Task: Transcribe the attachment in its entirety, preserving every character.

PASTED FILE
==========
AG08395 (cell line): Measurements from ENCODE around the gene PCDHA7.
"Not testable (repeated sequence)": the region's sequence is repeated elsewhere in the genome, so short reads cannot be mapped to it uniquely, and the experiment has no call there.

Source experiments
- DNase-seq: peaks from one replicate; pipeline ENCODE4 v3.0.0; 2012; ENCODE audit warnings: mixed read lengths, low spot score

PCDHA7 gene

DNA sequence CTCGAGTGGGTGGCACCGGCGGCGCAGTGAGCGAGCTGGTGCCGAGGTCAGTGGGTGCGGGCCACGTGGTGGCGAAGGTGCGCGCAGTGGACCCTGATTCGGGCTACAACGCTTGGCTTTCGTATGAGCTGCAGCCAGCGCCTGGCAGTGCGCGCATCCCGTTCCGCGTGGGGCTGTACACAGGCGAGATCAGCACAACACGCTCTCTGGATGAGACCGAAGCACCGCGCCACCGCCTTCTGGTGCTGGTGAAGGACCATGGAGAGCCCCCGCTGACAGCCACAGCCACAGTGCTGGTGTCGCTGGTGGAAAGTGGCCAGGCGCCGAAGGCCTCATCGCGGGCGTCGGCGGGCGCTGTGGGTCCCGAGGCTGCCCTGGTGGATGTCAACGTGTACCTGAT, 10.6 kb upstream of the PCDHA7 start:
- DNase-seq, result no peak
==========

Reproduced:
AG08395 (cell line): Measurements from ENCODE around the gene PCDHA7.
"Not testable (repeated sequence)": the region's sequence is repeated elsewhere in the genome, so short reads cannot be mapped to it uniquely, and the experiment has no call there.

Source experiments
- DNase-seq: peaks from one replicate; pipeline ENCODE4 v3.0.0; 2012; ENCODE audit warnings: mixed read lengths, low spot score

PCDHA7 gene

DNA sequence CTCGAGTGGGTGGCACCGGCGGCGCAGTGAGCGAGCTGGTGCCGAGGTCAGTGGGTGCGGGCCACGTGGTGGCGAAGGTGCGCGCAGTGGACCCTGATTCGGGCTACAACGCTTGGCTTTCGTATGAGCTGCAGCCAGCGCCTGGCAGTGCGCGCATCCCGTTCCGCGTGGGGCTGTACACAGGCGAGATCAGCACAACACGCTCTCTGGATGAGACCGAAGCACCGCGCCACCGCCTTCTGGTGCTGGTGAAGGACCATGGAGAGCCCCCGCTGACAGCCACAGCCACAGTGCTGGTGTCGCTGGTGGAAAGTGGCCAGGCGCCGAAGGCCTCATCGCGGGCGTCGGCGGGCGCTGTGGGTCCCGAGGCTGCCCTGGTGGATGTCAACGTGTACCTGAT, 10.6 kb upstream of the PCDHA7 start:
- DNase-seq, result no peak